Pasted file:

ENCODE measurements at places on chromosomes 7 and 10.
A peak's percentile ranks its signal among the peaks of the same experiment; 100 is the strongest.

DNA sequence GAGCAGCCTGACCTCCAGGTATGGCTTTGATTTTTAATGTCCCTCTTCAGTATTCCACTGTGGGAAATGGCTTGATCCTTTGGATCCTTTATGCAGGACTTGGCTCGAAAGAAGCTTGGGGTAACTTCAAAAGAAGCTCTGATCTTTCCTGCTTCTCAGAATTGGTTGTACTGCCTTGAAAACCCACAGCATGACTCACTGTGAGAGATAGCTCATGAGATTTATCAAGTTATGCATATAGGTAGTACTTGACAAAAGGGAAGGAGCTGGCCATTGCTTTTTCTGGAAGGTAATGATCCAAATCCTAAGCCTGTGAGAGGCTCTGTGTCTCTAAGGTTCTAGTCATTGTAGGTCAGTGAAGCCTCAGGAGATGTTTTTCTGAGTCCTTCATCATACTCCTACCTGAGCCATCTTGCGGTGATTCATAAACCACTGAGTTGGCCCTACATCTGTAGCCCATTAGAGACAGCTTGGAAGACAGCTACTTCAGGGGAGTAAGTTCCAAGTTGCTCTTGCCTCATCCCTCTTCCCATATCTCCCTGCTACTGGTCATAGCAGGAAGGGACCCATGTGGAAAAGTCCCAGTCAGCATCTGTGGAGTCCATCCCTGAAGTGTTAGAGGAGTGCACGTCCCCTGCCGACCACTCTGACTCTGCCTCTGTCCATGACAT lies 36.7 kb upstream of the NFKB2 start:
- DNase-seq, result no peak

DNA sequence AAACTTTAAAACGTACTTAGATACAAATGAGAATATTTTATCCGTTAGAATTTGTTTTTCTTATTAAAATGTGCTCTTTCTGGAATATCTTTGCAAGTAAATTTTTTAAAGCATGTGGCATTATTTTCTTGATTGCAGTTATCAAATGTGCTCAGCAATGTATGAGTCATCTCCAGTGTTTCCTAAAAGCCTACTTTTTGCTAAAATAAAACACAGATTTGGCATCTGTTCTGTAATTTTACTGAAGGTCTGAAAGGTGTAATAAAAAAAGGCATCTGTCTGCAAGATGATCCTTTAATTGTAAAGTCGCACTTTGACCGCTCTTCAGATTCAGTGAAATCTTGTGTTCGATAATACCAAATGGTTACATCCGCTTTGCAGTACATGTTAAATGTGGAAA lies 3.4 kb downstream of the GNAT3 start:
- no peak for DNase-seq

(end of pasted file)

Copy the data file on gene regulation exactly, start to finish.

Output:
ENCODE measurements at places on chromosomes 7 and 10.
A peak's percentile ranks its signal among the peaks of the same experiment; 100 is the strongest.

DNA sequence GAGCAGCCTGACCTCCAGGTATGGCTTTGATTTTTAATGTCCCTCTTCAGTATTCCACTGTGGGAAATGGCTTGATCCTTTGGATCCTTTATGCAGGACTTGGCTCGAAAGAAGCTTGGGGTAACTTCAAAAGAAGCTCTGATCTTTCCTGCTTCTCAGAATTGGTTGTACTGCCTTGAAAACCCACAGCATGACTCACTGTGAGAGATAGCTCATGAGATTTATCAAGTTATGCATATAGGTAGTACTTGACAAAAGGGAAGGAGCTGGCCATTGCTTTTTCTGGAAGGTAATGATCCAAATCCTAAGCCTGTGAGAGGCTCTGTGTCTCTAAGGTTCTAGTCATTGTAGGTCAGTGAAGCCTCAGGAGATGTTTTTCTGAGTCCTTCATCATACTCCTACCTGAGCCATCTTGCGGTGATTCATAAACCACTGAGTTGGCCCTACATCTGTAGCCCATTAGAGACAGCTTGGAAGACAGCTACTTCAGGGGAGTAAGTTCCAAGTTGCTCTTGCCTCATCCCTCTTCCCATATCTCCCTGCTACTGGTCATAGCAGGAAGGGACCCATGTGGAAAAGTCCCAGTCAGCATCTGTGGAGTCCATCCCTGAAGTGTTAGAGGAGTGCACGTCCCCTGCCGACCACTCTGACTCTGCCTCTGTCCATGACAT lies 36.7 kb upstream of the NFKB2 start:
- DNase-seq, result no peak

DNA sequence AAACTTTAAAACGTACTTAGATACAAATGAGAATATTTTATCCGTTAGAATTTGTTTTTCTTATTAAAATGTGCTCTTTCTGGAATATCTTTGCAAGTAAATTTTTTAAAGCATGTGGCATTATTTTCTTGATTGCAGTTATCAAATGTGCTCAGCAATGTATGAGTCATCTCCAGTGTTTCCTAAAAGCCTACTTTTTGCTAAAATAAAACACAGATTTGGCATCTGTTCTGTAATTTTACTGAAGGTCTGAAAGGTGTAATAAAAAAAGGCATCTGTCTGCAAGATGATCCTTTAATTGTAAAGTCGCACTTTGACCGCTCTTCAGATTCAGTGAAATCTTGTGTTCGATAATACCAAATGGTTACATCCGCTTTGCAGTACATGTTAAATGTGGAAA lies 3.4 kb downstream of the GNAT3 start:
- no peak for DNase-seq